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November 09, 2023

Britain convenes government officials and tech companies to talk AI safety

Artificial intelligence has been the talk of the town in tech circles, academia, and authorities for months. Britain intends to be at the forefront of the AI debate with a safety summit held by Prime Minister Rishi Sunak near London, which aims to discuss at length the risks and potential misuses associated with AI-powered tools and systems.

Computer scientists, tech entrepreneurs, and politicians are gathering at Bletchley Park in Buckinghamshire for an AI meeting that has long been a priority on Rishi Sunak’s agenda. The British Prime Minister ramped up his AI rhetoric as of late, delivering a speech at the Royal Society last week about the risks of AI being weaponized by cybercriminals and terrorist organizations. He later unveiled the establishment of a UK AI safety institute in a world-first move paving the way for the current global summit on AI safety.

The summit’s location is nothing coincidental as Bletchley Park is the home of computing, where British codebreakers developed the first digitally programmable computer during WWII. Fast-forward to the 21st century, and a great many tech Lumineers have answered Britain’s call to tackle the burning topic that is AI and the coordinated effort needed to address the danger it poses to society.

Earlier this year, over a thousand tech leaders had already called for a pause in AI development in a pressing open letter published by news outlets like The New York Times. While Rishi Sunak rejected the moratorium that researchers and tech moguls like Elon Musk had ardently demanded, his AI summit opened with a clear-cut declaration encouraging accountability and transparency from all private actors operating in the frontier AI field. Signed by a total of 28 countries, including China and the US, the “Bletchley Declaration” aims at strengthening international collaboration on AI safety and research.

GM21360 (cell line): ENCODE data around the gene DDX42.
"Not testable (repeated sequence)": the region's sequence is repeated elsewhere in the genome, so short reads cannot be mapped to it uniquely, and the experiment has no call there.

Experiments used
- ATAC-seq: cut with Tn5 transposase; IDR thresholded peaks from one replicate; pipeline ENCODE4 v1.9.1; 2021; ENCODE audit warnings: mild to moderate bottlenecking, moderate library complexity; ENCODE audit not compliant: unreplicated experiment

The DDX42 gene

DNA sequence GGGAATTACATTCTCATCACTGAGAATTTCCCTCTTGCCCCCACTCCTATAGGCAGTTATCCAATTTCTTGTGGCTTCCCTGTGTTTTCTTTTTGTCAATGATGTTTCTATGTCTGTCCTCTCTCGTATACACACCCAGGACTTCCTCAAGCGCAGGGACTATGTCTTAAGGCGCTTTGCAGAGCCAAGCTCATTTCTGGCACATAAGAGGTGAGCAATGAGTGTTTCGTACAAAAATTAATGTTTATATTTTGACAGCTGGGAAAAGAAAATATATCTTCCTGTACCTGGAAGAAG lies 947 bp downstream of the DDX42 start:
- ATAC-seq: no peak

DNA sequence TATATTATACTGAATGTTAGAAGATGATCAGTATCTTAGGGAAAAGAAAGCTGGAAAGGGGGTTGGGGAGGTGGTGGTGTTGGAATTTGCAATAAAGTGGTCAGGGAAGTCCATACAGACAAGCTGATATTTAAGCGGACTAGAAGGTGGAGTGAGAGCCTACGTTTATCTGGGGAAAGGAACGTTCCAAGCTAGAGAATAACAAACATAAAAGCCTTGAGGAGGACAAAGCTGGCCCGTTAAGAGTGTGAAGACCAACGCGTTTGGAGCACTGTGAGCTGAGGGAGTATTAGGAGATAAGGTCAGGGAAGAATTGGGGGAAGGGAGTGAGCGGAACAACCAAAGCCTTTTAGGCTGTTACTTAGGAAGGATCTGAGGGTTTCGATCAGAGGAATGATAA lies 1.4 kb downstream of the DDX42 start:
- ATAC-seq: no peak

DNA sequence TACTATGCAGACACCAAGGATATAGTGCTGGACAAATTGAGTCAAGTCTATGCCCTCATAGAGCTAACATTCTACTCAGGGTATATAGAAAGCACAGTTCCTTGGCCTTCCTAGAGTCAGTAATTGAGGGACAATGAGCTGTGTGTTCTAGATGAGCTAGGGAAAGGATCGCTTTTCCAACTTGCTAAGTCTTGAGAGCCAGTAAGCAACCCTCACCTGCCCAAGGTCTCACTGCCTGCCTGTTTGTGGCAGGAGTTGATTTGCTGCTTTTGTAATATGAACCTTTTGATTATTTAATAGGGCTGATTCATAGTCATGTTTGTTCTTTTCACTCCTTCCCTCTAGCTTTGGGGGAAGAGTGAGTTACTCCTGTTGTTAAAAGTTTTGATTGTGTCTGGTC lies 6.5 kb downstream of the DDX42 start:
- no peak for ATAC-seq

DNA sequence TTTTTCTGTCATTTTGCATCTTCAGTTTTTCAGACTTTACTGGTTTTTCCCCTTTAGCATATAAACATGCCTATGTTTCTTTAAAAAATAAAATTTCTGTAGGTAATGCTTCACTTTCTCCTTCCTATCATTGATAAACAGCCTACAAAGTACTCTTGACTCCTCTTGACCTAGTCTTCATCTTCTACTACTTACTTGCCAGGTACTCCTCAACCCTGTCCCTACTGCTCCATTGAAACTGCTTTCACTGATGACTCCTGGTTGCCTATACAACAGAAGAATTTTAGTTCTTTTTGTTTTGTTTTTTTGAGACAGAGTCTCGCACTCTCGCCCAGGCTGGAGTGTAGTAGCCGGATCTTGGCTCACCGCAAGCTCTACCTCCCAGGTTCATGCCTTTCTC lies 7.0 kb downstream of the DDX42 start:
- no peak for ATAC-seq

The first day’s agenda will dive into the risks of AI on society and the threat of losing control over a blooming technology that could eventually outsmart humans. On the following day, delegates shall discuss how policymakers and members of the scientific community can mitigate these safety hazards. Although the summit’s full guest list hasn’t been revealed, the names of US Vice President Kamala Harris, UN Secretary-General Antonio Guterres, and Italian Prime Minister Georgia Meloni have surfaced. Representatives of tech giants like Google (News - Alert), Meta, and OpenAI are also attending the reunion. As reported by the BBC, Elon Musk will close the summit with Rishi Sunak in a live-streamed conference on X.

Despite this impressive lineup, hundreds of signatories denounced the lack of civil society representatives in a recent open letter. Other discordant voices castigated the conclave for focusing heavily on “far-off dangers” instead of exploring broader issues about the misrepresentation of marginalized communities, the spread of misinformation, and the political instability that AI could foster. 

On the other hand, some industries have stood in defense of artificial intelligence, claiming the technology can significantly bolster trust in the Internet age. AI innovations have, indeed, had a positive impact on cybersecurity by giving online platforms tools to fight back against attackers and fraudsters alike. For instance, the iGaming industry has relied on AI technology to enhance player safety and privacy like never before.

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The gaming sphere has also jumped on the AI bandwagon to create ever-so-immersive virtual ecosystems. The French studio Ubisoft rolled out an AI tool designed to spawn deeper NPC dialogue – and smarter non-playable characters, to boot. Meanwhile, Rockstar Games has been implementing AI to enhance the realism of its video games. Yet, many AI attempts have caused uproar among fans. Most recently, the unveiling of AI-generated Assassin’s Creed art resulted in massive backlash on social media.

Tackling AI and its far-reaching consequences feels like crossing a minefield, thus. For better or worse, however, artificial intelligence is poised to reshape the world as we know it. That is precisely why stronger regulations are a major concern for governmental bodies. And it shows not only in the UK but across the globe. This week alone, Joe Biden released a sweeping executive order on the development of AI while Chinese scientists advocated for stricter controls ahead of the safety summit. In tune with many of their Western counterparts, other Chinese academic attendees highlighted the technology’s “existential risk to humanity.” One thing’s for sure: the decision-makers meeting in the UK have a lot of burning issues to deliberate about.

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